Joi Ito's Web

Joi Ito's conversation with the living web.


I've written about my friend Joshua Ramo in the past and mention his new book The Age of the Unthinkable in my blog post about Dubai and the unknowable. I was reading a proof of the book during my trip and it helped spark that post.

Joshua has a background in physics, journalism and foreign affairs. I'm pretty sure he's the only person I know who has interviewed both the head of Israeli intelligence and the CTO of the Hizbollah. He is one of the few people I know who is as crazy about experiencing new cultures as me. Unlike me, Joshua can write and is extremely well read and his new book The Age of the Unthinkable describes through narratives, facts and theory, the framework that describes better than any book I know, the way that I look at the world, current events and my own relationship to this world.

One way of describing the book is Black Swan written in a non-arrogant, more constructive and culturally deep and thoughtful way.

I highly recommend this book. It is available on Amazon. Johsua has a website for the book. (I think Boris did the design. :-) ) You can also see Joshua on the TODAY Show, NPR's All Things Considered, and WNYC Brian Lehrer.


What's interesting about the premise of this book is that it takes for granted things that many academic thinkers take pains to analyse further. For example, he says that one of the things that's new about the world we live in today is that the people and institutions that we previously relied up on to protect us from bad things are either failing to do that, or producing the opposite effect of what was intended by their actions. He cites the war on terror as an example: a war against terrorists that demonstrably increases the amount of terrorist activity around the world. I'm far from sure that's a very defensible position to take. I've not read the book yet. I am certainly curious to see how far anyone can get in proscribing a "new way of thinking about the world" when making such shaky observations about the current state of affairs.

In general, I am always suspicious when journalists turn to this kind of thing. Journalism is the art of looking at events to spin a good story out of them and to sell those stories for money. If you've ever had first hand involvement in a newsworthy event and read it from the perspective of a journalist's report, it's rare that you don't get a sense of distortion, usually in the form of sensationalism or exaggeration. When journalists attempt to be academic about what they are thinking about, that distortion tends to leak in, and I suspect this book is going to be no exception.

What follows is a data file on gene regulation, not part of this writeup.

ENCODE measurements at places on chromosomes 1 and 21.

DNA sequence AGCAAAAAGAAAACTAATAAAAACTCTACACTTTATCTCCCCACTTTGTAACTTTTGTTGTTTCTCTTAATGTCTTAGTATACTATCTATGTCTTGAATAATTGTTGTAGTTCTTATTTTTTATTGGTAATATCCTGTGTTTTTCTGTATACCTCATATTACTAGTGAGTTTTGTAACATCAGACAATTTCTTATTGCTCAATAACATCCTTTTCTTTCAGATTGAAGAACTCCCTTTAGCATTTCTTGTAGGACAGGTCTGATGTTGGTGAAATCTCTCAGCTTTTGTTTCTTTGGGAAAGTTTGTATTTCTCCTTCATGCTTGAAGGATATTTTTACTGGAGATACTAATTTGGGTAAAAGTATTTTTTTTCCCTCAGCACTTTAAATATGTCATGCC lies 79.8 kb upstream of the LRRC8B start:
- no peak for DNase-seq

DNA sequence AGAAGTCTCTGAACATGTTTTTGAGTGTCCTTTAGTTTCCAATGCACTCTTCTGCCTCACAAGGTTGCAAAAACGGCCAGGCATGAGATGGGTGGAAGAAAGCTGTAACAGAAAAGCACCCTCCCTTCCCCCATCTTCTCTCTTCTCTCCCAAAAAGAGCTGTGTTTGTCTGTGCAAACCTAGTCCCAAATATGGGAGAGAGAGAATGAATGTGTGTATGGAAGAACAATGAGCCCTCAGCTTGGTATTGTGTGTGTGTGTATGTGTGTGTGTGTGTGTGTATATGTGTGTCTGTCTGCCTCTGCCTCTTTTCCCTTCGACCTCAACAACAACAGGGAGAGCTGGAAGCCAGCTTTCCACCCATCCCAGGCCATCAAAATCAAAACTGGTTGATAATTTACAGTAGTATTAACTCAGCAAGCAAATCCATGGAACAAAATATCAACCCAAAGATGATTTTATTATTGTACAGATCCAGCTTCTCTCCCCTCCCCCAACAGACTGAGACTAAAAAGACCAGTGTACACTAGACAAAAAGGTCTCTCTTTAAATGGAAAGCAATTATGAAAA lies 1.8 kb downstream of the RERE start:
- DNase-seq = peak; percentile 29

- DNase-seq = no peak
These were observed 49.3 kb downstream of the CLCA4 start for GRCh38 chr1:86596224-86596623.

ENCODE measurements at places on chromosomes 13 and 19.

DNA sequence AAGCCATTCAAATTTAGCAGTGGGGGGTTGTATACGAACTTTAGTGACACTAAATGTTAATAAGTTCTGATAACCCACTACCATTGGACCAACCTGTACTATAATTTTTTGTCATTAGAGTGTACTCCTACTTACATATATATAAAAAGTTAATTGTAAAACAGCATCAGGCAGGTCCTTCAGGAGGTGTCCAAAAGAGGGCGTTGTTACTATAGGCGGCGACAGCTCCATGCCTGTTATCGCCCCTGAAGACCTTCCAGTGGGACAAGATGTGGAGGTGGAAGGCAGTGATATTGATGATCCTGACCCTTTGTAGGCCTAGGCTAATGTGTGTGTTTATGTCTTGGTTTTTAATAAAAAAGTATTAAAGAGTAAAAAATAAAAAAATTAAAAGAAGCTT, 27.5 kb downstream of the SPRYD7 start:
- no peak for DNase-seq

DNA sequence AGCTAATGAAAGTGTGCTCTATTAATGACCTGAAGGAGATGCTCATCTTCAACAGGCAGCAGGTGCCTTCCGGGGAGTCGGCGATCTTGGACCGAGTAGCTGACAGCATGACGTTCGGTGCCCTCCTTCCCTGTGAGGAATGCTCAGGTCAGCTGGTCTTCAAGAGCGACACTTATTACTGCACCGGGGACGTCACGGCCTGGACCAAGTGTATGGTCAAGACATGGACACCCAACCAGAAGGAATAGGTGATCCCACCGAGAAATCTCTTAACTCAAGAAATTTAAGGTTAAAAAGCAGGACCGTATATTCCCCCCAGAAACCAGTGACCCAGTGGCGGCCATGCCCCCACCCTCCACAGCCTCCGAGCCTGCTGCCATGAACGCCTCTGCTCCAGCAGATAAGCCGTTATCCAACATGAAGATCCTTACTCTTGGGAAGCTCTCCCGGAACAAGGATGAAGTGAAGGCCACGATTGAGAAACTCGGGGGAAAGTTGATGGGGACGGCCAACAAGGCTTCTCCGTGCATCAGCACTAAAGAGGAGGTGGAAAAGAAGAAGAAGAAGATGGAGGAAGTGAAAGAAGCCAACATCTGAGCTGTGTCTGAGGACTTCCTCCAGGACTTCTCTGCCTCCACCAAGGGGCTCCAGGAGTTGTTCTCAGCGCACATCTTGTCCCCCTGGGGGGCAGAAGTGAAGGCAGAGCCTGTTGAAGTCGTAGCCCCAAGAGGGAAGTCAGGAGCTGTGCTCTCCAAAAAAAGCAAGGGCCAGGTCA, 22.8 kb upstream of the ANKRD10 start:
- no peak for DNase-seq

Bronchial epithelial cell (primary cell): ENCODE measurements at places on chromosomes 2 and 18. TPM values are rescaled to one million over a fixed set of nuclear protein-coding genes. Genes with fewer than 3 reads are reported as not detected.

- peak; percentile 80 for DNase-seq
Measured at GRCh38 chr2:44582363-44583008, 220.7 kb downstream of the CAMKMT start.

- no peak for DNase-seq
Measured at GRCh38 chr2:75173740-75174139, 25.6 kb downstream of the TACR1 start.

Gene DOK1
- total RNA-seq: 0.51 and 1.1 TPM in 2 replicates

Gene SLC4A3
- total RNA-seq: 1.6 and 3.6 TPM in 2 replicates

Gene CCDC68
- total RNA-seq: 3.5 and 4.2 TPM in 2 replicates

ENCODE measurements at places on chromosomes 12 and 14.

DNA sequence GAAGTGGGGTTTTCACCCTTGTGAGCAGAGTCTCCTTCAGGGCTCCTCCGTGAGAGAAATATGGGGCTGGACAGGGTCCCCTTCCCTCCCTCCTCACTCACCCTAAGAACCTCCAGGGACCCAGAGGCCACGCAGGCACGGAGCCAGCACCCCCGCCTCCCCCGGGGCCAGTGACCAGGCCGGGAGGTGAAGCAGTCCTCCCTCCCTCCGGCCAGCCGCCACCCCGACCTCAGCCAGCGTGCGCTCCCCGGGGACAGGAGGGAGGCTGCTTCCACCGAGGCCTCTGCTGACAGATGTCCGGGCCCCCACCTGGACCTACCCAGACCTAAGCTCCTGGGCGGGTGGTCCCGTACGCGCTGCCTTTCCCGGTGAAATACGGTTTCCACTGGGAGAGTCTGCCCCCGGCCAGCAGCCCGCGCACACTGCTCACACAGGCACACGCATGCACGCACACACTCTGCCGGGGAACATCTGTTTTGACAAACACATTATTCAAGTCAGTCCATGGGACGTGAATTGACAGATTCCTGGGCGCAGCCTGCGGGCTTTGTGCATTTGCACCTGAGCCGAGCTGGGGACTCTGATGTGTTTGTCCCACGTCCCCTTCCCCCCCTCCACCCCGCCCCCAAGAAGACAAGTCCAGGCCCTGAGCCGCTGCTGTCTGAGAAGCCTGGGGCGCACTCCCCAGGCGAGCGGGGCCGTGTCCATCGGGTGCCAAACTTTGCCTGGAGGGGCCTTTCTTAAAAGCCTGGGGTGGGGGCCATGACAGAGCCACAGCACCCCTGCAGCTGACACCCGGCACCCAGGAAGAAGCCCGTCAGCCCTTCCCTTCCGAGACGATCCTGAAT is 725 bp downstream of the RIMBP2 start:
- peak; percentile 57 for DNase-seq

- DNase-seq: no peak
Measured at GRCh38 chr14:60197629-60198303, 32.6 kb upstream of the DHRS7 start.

Joshua started life as a journalist, but since then he's become an actual player in many of these events and an analyst. While he may not be pure academic, I think he makes up for it in real-life experience in the field. Anyway, read the book. I'd love to hear your thoughts.

I did, and recently added the link to the publisher's "The Age of the Unthinkable" site... which I did not design. :)

"One way of describing the book is Black Swan written in a non-arrogant, more constructive and culturally deep and thoughtful way."

Will definitely pick up Ramo's book just for that comment Joi!

Oh how I preface my recommendation of the Black Swan with "only read this if you can tolerate how pompous Taleb is..."

I couldn't agree more with Mohamd Nanabhay - "..if you can tolerate how pompous Taleb is...".

Joi, so well put.. "... Black Swan.. in a non-arrogant...manner"

Heard Taleb in Dubai. Was pleased when he insisted on speaking in Arabic, even though the majority audience was English speaking - but such bad and rusted Arabic that everyone, especially the translator, was apologizing for weeks to come - making the paid session pathetic. His pandering to his local hosts made him look even more pompous than he probably is.. And, remember the local host was Dubai - the target for his curses in his writing !!

When I observed Mr. Ramo on a late night talk show his comments on the people employed in the Mid-East peace talks, whose work seems to drag on indefinitely, reminds of the concept of consultants in the construction industry. When practical the work done in construction is done by hiring one of several contractors who has submitted a bid. Sometimes a pay as one goes situation is necessary (termed "cost plus") and the one paying the bills has to be diligent to insure that the cost plus contractor doesn't deliberately work innefficiently or slowly so as to make more money than the work justifies. Due to the nature of their work consultants in the industry are very often hired on a cost plus basis and; many become very good at dragging out their work to avoid "working themselves out of a job," which is inherent in construction. This is called milking. Question - Are the peace negotiators encouraging the process to drag on in order to protect their employment? Is it becoming a built in tendency in peace talks that participants would tend to fall into without even realizing it. After all there may be only so many sets of peace talks - especially as the learning experience from any successful talks take us to the day when these talks become obsolete as "the lion and the lamb learn to lay down together."